You know what's nice? The days are getting longer again. What a huge relief. On Tuesday, I went to a Solstice party in Kensington Market. In previous years, I've marked the longest night of the year by a) doing nothing or b) getting schnockered with my mom. This year, I went to a street party comprised equally of children, hippies, and drunk hipsters, and I have to say, this was kind of a hoot.
I mean, I did my best to carry on the tradition of solstice tipsiness: we had some drinks after the bonfire, including Dieu du ciel's Solstice d'hiver and Great Lakes's Winter Ale. This past summer, I was all about Mill Street's totally drinkable Lemon Tea Ale, but the darker, spicier brews I tried on the solstice felt cozier and warmed the belly (and the blood - the Solstice d'hiver was a whopping 10.2% alcohol, which meant the half-bottle I drank went straight to my head and made me slurry in under ten minutes.)
But that was after. The event itself was a mini-parade of folks and their paper lanterns, leading each other down to Alexandra Park for the bonfire. I suffered with absolutely zero view, although I by the time I left the bonfire, I could tell you everything about the hoods on the coats of the girls in front of my face. Apparently there were fire spinners and native dancers, whose singers I definitely heard, and was thrilled by. I know it's super white of me to be all, "I love Native singers!" without being able to identify, like, specific tribes in that, but y'all know what I'm talking about when I say that, so let's not make each other feel bad. My special friend and I shared a Thermos full of tea and leaned on each other for a better view. And after the cultural expressions, the fire breathers lit up the bonfire, which was in the shape of a raven, and whose light warmed the faces of the entire crowd.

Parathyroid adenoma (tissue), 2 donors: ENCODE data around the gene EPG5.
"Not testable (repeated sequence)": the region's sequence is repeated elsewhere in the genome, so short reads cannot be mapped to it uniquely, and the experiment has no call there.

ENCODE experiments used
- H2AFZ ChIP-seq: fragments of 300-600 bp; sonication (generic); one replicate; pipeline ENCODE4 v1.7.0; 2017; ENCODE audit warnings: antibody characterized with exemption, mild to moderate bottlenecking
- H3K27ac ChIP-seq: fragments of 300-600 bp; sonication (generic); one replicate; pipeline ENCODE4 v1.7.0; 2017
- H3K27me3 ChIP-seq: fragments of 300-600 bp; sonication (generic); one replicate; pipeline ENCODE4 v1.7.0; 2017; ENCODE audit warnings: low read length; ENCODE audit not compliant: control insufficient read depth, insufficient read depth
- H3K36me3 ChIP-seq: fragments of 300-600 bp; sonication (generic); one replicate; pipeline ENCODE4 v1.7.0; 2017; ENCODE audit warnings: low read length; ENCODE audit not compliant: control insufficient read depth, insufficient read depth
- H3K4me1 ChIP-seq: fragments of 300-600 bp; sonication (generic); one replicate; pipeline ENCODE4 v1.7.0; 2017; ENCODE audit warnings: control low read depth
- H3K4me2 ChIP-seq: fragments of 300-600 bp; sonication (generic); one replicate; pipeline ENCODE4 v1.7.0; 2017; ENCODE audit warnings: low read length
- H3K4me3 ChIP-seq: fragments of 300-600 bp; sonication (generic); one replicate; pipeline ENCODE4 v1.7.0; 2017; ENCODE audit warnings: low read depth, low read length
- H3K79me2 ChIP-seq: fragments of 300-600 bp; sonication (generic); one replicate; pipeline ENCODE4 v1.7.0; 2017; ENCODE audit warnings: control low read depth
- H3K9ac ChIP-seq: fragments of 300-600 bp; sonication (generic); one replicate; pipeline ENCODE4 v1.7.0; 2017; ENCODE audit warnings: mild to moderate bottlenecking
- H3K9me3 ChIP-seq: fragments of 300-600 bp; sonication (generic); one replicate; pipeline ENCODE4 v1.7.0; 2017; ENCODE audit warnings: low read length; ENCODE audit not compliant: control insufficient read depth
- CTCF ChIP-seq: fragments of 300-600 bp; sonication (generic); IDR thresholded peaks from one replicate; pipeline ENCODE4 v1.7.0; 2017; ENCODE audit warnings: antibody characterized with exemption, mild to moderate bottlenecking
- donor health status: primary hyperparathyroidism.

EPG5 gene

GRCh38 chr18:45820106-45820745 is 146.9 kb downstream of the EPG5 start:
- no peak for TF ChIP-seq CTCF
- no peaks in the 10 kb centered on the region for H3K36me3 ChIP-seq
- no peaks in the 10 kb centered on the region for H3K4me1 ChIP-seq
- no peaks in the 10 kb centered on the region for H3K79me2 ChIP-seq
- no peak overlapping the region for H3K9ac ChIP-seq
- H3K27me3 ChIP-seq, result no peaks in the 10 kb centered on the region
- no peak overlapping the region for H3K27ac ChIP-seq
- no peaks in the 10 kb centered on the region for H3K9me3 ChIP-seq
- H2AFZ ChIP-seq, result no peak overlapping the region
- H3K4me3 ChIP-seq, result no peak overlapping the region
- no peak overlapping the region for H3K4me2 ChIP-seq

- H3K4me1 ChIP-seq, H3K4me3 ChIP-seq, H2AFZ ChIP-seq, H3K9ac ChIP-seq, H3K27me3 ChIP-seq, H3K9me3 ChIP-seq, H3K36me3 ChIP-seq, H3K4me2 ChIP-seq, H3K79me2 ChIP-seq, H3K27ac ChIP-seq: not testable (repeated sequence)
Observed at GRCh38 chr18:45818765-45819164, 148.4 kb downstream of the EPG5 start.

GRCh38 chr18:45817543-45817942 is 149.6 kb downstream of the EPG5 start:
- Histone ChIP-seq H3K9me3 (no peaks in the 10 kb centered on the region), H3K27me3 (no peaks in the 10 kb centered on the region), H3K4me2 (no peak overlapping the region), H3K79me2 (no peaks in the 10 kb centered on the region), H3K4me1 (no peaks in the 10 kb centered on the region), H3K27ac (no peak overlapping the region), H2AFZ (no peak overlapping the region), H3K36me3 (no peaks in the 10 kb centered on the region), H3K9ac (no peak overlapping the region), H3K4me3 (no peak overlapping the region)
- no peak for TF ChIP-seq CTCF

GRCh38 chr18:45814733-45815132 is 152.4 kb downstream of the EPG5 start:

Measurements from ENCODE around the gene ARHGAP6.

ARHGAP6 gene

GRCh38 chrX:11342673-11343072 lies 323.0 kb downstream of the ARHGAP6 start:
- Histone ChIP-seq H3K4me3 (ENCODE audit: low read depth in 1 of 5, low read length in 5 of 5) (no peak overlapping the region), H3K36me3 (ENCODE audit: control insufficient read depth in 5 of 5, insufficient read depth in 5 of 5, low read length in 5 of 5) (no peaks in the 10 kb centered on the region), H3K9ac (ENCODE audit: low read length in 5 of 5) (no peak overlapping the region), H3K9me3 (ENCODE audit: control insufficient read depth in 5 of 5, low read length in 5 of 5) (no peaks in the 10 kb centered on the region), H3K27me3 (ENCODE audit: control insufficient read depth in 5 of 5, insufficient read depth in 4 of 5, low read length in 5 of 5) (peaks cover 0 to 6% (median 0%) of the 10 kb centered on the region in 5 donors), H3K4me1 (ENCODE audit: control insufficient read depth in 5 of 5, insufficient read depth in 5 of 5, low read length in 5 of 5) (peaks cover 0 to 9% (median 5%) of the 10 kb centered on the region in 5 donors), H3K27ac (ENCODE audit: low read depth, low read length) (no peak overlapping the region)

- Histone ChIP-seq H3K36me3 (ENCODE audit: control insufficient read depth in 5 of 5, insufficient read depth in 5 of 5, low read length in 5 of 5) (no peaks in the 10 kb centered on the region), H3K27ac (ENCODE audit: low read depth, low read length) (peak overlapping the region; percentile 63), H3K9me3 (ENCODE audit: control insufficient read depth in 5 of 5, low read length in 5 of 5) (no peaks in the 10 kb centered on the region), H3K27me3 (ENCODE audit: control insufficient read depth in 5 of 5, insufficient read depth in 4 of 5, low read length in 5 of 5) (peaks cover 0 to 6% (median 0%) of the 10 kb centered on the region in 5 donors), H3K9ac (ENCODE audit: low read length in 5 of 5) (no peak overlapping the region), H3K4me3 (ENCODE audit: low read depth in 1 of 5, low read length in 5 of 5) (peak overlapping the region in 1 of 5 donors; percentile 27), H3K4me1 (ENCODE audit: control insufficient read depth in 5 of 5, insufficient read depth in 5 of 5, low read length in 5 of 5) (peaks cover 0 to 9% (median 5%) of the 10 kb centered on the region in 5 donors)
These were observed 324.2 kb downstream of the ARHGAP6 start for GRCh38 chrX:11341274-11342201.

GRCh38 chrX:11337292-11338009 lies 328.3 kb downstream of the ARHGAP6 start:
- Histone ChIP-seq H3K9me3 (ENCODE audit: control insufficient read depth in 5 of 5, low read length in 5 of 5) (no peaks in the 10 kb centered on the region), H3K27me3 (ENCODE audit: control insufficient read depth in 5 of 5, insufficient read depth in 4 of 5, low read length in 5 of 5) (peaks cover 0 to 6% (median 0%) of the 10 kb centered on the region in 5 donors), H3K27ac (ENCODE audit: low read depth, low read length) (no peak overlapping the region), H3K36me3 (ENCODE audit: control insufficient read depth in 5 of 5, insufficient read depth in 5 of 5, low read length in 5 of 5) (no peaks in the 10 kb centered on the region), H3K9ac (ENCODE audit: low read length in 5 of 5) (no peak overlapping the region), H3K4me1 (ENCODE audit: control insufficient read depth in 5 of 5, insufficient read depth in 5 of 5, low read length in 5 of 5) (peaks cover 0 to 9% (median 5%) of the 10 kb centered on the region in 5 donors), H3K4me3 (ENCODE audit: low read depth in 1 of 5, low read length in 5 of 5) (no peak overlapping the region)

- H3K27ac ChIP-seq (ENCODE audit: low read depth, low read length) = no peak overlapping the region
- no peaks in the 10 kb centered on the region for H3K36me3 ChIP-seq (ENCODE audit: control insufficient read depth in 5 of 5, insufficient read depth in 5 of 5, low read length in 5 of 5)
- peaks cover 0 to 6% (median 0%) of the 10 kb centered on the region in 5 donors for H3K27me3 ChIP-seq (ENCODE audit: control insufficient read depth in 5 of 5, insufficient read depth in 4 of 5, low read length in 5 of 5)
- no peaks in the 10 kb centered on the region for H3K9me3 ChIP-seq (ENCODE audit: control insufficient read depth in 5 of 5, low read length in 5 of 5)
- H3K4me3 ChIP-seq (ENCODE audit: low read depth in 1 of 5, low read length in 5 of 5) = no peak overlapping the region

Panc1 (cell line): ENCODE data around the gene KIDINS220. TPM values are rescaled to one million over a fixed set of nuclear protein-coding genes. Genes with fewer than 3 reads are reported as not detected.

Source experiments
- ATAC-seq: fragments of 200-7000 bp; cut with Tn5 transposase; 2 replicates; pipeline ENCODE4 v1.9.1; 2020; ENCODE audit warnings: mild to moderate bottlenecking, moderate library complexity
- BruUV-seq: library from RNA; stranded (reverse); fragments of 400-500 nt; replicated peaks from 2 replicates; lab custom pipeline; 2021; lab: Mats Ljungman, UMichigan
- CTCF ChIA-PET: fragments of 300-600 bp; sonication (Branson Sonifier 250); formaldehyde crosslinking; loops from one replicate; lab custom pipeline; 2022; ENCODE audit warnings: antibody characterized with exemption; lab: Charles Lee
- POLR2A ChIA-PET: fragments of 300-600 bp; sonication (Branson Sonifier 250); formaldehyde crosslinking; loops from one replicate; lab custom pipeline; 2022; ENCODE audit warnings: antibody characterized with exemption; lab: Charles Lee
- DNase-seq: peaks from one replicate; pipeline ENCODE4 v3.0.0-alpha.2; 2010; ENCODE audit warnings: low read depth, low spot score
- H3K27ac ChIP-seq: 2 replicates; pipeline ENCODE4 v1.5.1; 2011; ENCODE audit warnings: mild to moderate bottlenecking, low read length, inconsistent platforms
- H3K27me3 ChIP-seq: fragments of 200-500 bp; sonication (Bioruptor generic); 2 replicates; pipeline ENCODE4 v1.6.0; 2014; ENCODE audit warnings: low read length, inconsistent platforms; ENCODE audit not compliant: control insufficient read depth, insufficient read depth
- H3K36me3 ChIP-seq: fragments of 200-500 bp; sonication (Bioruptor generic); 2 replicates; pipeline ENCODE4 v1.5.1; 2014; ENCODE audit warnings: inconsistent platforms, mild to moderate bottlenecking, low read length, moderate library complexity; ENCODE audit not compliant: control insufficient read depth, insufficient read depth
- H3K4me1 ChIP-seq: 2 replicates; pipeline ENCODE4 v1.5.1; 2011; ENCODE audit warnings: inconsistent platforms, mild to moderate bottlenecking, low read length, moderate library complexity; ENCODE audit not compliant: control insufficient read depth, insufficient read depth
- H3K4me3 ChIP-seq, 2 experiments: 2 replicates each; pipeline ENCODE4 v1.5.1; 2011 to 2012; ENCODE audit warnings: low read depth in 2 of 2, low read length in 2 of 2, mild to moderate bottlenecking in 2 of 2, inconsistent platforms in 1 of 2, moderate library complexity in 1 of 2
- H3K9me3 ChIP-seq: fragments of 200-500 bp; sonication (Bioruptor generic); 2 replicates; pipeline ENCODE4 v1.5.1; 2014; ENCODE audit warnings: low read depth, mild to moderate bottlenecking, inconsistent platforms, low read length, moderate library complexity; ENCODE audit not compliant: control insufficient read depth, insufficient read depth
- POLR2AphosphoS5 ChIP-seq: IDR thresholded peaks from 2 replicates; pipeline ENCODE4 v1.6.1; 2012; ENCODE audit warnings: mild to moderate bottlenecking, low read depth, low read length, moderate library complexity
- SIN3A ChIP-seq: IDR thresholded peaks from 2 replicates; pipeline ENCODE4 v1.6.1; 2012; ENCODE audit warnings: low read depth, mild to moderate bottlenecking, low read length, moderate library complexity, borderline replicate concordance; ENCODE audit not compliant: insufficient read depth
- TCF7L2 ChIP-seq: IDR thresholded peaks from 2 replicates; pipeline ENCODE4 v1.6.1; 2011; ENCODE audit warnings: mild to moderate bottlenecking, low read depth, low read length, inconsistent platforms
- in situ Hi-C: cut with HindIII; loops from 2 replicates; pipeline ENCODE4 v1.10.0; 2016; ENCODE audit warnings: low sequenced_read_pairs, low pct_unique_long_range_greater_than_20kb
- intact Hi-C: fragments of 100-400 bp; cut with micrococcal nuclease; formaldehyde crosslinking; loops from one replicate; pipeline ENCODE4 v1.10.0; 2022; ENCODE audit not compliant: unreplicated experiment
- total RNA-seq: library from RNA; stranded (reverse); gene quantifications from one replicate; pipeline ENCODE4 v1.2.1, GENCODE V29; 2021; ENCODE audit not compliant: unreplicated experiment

I struggle some in the short days, and I know I'm not alone. My friends Mike and Amanda wake up before the sun rises and leave work a scant fifteen minutes before it sets. Canadians suffer from chronic vitamin D deficiencies in the winter, a result of endless overcast days and less effective sunshine when it does break through. It's hard on people to be stranded in darkness, and endless night, aside from being an up-and-coming horror movie trope, is often a metaphor for death. Sometimes, in the bleak Toronto winters, it's easy to dramatically throw myself down on my mattress and declare, in my best middle-school voice, that I'm moving to New Mexico and I'm never coming back.
Which is a dirty lie. I love Toronto, and I even like winter most of the time. The wind cuts and the snow makes me crazy, but it beats the hell out of summer, which is when I want to move into a walk-in freezer and never come back. Truth be told, I'm at my best in the middle months, when the clocks change and the leaves are doing interesting stuff. I think a lot of people can identify with my not-at-all groundbreaking stance: room temperature is awesome.
But there's something to be said about looking around a crowd of bundled up, chilly people who have come out to bear witness to a long, slow, cold season. I feel better than I have in a long time, and while I know some of that has to do with my new special friend, old friends being around, and generally enjoying the Christmas season, I think marking the solstice definitely helped. So: enjoy the winter season. And think about a crowd of chilly people trying to stay warm together as they wait for the old year to burn away and turning their faces towards the light.